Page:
July 10, 2012, 1:39 PM

Taco Bell cooks up edible QR codes

The chain creates ads with 2-D bar codes made up of avocados and lemons.

Lead Photo

Baskets of avocados and lemons are bypassing the kitchens at Taco Bell and heading straight for the pages of some of the nation’s top magazines. To promote the restaurant chain’s new Cantina Bell Menu, the vegetables and fruit were painstakingly lined up into the shape of QR codes, two dimensional bar codes that, when scanned by a smartphone camera, connect a consumer to mobile web-based content.

The avocado and lemon Quick Response codes are part of a national advertising campaign in several print publications. The codes are enormous, taking up two-thirds of the page. When scanned by any QR code reader app (numerous are available for free in major app stores), the code connects a consumer to a mobile-optimized landing page where she finds descriptions and nutritional information on each of the items on the new Cantina Bell Menu. The consumer also can read recipe ideas from celebrity chefs, share items via social media, find the nearest Taco Bell, and view videos on Lorena Garcia, the main chef for the Cantina Menu, and on the making of the QR codes.

Mobile commerce bar code technology and services provider ScanLife is helping Taco Bell run the campaign. ScanLife has experience with many clients in different industries and says Taco Bell has come up with one of the more creative uses of a QR code it has seen.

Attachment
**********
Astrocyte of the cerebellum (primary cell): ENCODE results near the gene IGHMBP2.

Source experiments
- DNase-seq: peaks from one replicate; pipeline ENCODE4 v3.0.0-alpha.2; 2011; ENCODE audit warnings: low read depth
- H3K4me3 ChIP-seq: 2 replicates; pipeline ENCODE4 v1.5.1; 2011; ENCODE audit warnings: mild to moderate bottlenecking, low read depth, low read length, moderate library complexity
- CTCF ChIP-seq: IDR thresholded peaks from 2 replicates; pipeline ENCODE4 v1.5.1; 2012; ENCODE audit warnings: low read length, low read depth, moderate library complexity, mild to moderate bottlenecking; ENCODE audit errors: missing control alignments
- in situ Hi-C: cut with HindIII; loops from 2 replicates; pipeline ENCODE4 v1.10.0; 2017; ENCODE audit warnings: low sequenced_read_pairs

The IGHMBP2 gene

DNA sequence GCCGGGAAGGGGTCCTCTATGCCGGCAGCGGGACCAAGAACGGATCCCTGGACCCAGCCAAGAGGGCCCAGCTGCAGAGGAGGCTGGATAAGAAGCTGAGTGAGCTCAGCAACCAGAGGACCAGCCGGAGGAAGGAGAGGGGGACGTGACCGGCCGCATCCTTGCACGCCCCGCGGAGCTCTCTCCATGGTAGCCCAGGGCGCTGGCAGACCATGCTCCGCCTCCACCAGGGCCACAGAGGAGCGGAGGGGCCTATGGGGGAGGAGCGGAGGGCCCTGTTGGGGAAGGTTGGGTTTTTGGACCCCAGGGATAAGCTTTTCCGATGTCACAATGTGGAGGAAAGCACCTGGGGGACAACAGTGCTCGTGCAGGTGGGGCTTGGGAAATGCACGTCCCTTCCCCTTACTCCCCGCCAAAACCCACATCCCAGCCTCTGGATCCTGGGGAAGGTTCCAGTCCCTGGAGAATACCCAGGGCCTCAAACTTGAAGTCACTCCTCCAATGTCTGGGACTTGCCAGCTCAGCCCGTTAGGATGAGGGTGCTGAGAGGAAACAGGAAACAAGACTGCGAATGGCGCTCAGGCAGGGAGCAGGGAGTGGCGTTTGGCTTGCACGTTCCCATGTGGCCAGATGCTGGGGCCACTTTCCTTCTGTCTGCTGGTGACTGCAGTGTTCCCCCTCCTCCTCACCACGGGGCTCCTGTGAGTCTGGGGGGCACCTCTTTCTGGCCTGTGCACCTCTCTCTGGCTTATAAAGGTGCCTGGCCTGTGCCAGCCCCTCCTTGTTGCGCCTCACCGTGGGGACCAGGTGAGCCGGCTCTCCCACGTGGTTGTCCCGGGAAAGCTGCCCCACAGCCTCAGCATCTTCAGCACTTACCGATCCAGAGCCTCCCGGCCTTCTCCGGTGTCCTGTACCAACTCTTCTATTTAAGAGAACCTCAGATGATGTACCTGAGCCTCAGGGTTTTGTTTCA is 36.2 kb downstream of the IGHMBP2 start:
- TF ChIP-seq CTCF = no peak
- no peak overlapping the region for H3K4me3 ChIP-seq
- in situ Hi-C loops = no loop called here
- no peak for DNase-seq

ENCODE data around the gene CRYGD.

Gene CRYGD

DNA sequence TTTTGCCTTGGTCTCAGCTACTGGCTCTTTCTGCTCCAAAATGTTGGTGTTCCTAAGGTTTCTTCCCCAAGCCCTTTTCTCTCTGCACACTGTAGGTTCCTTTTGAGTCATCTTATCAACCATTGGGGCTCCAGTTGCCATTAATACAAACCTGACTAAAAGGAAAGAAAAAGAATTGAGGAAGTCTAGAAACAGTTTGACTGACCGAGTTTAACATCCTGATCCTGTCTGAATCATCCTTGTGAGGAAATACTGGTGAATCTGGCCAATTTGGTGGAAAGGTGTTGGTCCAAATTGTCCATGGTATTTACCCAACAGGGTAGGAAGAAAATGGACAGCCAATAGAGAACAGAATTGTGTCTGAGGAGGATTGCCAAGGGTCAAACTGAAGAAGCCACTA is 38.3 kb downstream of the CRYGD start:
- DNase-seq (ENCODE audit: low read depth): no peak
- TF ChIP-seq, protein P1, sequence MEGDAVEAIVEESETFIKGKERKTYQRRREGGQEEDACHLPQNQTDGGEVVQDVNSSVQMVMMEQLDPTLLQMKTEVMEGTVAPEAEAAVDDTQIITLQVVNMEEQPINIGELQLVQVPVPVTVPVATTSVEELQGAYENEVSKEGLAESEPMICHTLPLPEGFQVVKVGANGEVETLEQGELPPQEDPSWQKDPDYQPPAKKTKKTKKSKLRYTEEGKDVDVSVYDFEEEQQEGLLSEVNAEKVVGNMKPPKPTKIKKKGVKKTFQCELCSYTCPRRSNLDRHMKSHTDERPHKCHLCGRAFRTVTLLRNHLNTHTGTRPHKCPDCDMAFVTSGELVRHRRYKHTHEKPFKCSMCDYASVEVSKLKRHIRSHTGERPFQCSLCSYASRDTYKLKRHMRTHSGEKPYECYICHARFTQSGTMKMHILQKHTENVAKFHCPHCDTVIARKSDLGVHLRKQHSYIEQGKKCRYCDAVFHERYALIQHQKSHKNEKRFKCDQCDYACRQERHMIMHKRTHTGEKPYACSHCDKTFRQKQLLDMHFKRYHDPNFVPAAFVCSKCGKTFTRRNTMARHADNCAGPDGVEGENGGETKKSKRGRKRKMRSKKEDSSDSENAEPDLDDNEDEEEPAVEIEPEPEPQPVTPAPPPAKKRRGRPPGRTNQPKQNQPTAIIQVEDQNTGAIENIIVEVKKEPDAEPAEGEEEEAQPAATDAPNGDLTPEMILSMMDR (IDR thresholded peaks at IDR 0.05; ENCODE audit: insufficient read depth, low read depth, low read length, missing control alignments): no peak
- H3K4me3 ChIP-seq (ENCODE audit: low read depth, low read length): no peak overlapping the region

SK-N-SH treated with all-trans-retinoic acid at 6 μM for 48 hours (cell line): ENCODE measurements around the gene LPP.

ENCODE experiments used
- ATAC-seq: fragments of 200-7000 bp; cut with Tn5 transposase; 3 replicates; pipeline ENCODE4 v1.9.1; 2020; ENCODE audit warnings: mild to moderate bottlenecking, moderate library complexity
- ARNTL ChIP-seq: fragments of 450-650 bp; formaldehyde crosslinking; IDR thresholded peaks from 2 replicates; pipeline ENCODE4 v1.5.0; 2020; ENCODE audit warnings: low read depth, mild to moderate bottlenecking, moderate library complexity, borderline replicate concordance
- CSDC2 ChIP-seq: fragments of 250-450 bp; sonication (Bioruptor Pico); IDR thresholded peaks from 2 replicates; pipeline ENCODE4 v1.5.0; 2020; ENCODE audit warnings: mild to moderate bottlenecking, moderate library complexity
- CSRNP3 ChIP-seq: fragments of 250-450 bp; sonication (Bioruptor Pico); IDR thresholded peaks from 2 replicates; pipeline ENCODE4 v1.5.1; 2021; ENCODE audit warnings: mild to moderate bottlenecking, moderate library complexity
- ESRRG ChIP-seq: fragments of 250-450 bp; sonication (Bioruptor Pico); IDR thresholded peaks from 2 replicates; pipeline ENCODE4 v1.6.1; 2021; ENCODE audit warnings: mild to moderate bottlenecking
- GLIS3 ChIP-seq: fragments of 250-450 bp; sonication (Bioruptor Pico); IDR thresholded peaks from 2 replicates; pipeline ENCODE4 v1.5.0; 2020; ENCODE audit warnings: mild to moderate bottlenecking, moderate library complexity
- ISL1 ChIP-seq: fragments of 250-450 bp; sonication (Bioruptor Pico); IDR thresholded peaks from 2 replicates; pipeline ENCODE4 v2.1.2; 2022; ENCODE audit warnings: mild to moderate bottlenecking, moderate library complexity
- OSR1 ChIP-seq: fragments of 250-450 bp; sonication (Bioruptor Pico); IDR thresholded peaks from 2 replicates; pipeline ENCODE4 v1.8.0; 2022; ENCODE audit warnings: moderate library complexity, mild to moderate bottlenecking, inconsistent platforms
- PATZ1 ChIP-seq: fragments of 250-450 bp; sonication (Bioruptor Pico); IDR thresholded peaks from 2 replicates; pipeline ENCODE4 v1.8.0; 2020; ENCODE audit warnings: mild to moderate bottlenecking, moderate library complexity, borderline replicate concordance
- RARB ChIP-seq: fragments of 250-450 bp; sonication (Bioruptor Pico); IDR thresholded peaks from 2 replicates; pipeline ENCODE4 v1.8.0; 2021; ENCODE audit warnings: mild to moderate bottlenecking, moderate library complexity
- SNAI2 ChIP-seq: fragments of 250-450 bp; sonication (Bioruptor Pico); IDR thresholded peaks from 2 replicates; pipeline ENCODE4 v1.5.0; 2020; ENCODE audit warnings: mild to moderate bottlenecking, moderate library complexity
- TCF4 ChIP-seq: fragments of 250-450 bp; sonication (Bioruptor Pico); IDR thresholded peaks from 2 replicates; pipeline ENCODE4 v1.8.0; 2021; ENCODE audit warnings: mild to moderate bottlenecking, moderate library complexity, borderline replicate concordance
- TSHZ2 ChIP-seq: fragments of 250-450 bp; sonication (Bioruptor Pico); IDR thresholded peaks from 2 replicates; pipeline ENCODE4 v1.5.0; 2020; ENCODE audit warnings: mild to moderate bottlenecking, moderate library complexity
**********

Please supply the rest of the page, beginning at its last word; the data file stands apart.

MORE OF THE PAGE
“Taco Bell launched their new Cantina Bell menu, which features fresh and healthy ingredients like whole black beans, guacamole made with Hass avocados, fire-roasted corn salsa and more,” says Mike Wehrs, president and CEO of ScanLife. “They wanted customers to engage and learn more about this new menu, so creating the codes out of the ingredients was a creative way to make the connection tie more closely to the brand message.”

But ScanLife adds it’s always what’s on the other end of a QR code that counts.

“The content from a QR code is the most important piece of any campaign,” Wehrs says. “Customers are showing interest in your ad, and are making the proactive decision to engage, so it is paramount that the campaign deliver on those needs. Many times, video can make a static print ad more engaging or deliver information that helps the viewer make a more informed decision. Taco Bell did a great job in offering a variety of experiences after the scan including recipe ideas, Twitter voting and a location finder. All of these features are important to different types of people looking for unique experiences.”

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